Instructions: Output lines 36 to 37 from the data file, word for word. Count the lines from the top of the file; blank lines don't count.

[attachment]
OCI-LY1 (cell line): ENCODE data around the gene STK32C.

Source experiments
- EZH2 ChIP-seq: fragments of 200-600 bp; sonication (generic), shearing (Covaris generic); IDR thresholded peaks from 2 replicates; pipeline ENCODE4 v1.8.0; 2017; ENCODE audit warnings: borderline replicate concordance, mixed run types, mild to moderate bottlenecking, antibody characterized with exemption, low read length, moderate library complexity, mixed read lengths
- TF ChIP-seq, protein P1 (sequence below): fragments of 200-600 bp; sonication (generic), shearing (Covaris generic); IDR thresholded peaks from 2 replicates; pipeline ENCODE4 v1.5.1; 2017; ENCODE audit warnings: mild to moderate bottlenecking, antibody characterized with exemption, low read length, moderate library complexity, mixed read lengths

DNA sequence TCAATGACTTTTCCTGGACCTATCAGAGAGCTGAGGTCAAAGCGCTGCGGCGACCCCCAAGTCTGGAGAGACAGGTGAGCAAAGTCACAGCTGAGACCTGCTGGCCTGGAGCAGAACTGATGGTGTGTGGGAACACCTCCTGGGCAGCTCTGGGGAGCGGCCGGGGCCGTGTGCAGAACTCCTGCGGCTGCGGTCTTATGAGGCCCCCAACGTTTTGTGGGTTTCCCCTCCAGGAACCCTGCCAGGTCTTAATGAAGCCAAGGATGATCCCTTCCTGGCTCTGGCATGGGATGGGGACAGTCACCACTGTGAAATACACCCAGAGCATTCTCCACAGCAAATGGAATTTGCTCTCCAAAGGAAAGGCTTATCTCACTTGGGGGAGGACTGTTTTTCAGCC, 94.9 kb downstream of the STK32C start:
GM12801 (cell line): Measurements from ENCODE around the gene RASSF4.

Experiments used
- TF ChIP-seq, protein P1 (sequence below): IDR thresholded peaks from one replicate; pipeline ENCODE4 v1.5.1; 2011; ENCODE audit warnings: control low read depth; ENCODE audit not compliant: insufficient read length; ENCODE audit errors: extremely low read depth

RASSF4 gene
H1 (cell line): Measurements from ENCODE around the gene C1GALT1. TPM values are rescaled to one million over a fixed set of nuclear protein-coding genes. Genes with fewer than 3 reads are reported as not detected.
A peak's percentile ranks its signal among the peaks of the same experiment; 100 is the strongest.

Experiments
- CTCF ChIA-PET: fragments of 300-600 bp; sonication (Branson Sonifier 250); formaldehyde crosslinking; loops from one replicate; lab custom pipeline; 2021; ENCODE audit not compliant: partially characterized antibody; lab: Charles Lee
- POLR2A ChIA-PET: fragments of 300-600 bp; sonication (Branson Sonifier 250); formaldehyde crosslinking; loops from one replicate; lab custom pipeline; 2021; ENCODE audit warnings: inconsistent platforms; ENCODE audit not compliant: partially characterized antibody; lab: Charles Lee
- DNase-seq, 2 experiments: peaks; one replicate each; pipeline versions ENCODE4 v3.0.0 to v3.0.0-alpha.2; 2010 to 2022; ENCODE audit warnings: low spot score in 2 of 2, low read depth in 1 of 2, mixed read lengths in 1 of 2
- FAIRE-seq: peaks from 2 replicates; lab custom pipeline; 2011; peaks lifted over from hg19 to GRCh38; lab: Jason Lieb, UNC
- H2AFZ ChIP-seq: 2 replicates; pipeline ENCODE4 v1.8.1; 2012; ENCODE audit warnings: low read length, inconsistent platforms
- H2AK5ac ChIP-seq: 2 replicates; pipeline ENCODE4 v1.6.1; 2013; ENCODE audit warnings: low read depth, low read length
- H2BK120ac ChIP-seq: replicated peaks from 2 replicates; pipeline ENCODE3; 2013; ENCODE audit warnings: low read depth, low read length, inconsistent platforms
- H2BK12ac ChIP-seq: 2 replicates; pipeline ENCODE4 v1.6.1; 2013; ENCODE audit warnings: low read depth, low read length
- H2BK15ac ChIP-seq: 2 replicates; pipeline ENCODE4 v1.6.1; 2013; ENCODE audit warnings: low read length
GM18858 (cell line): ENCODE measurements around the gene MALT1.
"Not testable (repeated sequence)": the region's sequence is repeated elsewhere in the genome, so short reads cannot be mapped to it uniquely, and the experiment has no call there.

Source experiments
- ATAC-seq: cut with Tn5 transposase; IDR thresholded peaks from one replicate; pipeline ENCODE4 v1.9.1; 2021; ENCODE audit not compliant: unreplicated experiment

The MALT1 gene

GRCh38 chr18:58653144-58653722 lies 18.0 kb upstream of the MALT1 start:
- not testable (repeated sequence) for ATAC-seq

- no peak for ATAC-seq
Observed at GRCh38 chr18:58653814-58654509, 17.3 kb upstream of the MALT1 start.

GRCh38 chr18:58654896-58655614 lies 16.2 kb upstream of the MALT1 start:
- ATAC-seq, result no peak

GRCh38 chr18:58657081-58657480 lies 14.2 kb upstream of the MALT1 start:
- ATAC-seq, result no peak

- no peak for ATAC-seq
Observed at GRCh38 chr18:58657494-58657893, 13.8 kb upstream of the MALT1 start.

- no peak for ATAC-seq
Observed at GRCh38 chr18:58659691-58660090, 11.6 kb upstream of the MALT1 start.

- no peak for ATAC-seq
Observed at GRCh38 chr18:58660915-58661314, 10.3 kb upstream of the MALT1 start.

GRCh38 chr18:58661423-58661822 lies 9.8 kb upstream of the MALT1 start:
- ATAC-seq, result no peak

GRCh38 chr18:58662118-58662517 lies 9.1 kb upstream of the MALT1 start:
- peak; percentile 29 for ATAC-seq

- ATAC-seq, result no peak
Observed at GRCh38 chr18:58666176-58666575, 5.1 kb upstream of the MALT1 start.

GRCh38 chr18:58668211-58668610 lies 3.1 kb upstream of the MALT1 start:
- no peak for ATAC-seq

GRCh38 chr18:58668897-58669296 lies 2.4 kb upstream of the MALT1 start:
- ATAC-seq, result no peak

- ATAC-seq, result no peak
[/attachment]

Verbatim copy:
Observed at GRCh38 chr18:58657494-58657893, 13.8 kb upstream of the MALT1 start.

- no peak for ATAC-seq